Denis moaned. The rod's tip began to vibrate. People at door and window gasped. The dowser's body vibrated along with the stick. He crowed, "By the stones of Saint Stephen, by the arrows of Saint Sebastian, by the flames of Saint Lawrence, show me the way, oh Lord, lead me to the traitors who've committed this dastardly act and spilled these innocents' blood!"
     Robin stared as the dowser howled, jerking his head back and forth as if struck by invisible blows, writhing as if trying to free his feet of mud. Meanwhile, the mangy dog limped around the room, sniffed at the bodies, lapped at blood, lifted his leg against the bed post. Evidently the mutt had seen it before.
     Denis shivered, calling on every saint Robin knew and many he didn't. "By the cross of Saint Helen! By the visions of Saint Hildegard! By the monster of Saint Cuthbert! --" Louder he yelled, until people outside moaned in ecstacy with him. Even the dog barked, sharply, twice.
     Denis snapped open his pop eyes, grimaced with horror and haunting. Then the dowsing stick lunged for the doorway like a spear and Denis was towed behind it. People squealed and shrilled and dodged. Denis, his dog hot behind him, cantered off down the street, barely able to keep up with his own dowsing rod. "Saint Thomas `a Canterbury, send me grace! Saint Gregory, send me wisdom! Saint Ambrose, --"
     Sheriff Martin hollered to his son to guard the house, and took off after Denis. Marian hiked her skirts and followed. Robin grabbed his knife hilt and ran along, with the young merchant right behind.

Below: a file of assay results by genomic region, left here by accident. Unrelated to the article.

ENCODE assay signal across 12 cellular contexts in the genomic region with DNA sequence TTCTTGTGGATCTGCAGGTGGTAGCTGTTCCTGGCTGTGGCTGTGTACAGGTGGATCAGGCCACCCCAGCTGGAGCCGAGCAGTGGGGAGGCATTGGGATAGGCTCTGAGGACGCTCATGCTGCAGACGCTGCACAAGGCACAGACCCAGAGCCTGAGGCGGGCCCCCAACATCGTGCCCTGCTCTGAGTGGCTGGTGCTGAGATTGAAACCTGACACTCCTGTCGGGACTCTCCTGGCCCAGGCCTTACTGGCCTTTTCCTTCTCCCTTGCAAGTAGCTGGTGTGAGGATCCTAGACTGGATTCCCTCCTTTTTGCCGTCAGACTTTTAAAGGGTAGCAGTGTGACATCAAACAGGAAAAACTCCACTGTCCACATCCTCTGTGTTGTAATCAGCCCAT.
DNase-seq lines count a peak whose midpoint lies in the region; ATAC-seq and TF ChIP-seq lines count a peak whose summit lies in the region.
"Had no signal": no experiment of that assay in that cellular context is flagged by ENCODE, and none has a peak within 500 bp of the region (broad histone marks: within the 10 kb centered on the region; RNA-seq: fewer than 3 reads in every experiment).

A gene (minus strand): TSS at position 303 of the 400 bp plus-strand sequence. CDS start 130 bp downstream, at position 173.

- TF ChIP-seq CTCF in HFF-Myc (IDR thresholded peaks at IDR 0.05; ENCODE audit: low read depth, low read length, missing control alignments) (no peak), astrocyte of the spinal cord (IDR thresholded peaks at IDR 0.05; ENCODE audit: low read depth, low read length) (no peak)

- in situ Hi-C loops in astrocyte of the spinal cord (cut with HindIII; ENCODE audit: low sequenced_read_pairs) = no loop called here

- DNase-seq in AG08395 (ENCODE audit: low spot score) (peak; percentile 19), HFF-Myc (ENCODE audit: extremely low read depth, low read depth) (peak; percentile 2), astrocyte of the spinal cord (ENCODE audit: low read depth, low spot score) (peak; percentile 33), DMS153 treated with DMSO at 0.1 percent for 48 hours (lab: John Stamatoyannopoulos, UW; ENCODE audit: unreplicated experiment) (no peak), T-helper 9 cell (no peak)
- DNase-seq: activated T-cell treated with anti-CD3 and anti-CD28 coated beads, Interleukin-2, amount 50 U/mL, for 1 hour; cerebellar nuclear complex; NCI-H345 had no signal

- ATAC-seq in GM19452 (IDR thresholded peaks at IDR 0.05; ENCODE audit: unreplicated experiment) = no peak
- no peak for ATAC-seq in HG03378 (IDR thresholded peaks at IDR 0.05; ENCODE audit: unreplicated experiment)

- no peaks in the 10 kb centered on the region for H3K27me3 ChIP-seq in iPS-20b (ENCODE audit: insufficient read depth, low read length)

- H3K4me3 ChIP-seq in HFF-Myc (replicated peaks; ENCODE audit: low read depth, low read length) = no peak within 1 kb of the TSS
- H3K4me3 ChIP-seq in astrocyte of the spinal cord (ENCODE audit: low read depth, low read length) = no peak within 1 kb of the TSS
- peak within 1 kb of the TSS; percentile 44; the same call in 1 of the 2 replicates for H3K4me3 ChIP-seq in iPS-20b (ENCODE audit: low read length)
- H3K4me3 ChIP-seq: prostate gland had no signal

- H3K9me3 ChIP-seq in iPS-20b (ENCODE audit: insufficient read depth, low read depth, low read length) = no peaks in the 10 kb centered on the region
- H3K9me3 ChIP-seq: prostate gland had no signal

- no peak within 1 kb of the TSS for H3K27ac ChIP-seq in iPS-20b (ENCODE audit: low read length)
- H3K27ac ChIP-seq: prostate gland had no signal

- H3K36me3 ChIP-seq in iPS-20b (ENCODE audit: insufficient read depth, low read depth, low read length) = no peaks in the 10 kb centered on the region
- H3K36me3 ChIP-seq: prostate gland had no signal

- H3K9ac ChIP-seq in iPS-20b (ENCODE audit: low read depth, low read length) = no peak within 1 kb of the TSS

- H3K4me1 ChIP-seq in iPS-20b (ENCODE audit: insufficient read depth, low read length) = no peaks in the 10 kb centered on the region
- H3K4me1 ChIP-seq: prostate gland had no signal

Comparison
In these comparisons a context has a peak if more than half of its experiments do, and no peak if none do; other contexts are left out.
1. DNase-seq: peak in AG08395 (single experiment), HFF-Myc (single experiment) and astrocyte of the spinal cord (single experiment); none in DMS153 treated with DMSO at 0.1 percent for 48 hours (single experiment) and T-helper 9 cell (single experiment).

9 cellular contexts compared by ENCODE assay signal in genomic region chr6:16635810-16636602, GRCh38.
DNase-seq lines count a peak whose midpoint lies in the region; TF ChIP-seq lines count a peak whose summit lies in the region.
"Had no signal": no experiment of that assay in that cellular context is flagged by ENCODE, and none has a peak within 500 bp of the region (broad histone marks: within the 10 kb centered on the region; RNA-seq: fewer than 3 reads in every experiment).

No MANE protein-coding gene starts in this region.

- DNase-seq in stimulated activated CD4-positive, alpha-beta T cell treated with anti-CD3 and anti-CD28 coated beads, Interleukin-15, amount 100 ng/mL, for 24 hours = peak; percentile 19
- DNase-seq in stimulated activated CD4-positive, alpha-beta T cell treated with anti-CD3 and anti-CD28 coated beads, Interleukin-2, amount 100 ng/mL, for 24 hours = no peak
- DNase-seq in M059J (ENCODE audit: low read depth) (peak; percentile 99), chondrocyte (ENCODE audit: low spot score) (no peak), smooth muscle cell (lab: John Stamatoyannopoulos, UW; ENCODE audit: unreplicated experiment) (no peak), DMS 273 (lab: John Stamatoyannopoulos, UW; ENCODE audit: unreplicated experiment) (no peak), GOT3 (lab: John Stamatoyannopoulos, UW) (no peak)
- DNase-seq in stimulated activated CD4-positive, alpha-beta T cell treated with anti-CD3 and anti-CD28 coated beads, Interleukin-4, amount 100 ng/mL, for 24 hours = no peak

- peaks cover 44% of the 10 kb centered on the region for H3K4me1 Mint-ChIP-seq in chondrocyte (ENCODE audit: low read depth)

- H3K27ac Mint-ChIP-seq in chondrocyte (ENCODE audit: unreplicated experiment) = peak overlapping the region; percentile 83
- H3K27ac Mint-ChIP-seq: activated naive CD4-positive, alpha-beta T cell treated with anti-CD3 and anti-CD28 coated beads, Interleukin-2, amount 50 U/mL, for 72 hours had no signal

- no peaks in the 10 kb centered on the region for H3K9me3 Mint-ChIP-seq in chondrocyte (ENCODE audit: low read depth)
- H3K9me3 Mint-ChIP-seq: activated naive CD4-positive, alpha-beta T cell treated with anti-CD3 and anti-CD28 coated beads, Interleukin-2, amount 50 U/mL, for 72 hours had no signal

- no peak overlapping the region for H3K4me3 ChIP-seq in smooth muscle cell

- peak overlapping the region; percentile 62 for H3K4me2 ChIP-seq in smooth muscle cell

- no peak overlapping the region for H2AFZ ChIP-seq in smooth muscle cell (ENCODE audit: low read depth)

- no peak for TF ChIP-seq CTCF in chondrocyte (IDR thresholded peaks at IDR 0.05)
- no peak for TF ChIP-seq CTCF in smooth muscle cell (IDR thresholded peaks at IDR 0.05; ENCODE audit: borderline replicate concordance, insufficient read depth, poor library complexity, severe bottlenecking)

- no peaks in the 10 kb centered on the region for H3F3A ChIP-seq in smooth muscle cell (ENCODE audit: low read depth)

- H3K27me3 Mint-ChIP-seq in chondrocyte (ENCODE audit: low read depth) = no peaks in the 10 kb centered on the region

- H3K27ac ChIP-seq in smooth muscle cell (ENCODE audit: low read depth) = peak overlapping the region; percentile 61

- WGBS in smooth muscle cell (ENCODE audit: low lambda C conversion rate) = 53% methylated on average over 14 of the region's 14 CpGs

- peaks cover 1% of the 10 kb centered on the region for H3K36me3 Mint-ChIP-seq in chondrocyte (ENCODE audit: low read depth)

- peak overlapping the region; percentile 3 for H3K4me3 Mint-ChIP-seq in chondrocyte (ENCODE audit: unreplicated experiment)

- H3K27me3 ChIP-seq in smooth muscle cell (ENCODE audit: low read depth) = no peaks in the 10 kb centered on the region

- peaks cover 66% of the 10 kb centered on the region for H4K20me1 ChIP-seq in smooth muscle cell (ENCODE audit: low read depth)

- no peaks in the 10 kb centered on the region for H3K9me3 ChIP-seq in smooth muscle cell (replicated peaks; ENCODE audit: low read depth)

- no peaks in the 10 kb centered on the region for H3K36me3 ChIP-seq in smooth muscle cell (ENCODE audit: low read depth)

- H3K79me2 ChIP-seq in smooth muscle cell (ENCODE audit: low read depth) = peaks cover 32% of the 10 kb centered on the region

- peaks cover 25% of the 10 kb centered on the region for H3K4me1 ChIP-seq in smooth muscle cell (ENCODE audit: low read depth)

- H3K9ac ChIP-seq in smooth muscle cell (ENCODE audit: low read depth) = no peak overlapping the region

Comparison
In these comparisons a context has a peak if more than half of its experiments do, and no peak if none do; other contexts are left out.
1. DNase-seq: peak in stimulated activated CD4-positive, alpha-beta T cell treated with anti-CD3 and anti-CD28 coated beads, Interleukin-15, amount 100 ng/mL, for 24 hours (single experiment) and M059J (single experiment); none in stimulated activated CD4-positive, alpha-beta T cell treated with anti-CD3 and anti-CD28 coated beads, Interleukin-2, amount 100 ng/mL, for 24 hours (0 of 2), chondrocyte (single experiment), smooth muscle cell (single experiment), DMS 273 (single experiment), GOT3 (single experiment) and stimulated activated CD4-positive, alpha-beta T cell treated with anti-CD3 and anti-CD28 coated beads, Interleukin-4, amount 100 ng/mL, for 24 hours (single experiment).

People stared as the dowser plunged by, head down and stumbling, stick outright as if it were an arrow and Denis tied to it. The crazy dog skipped along in its queer gait, first at one heel, then the other, until Robin wondered how the man didn't step on the poor creature. The crowd would have followed, but the sheriff waved them back with his club. When Marian drew alongside, skirts dancing and cheeks flushed, Sheriff Martin waved his club at her. But she flashed him a winning smile, lighting up the street, and he let her be. Robin trotted behind the sheriff, out of sight.
     Magician he might be, but fat Denis was no marathon runner, and he spent what breath he had calling on saints, so it wasn't long before he fell to a trot, then a brisk walk. They neared the end of the street, where the houses were all two stories, homes of more properous merchants, then struck the marketplace. Dotted around the big square were stalls of winter vegetables, sheaves of salt hay, paddocks with skinny horses and oxen, blacksmiths whanging on anvils, and tables and tables of bolts of cloth, including the fabled Lincoln green and red. Everyone interrupted business as the dowser entered the square.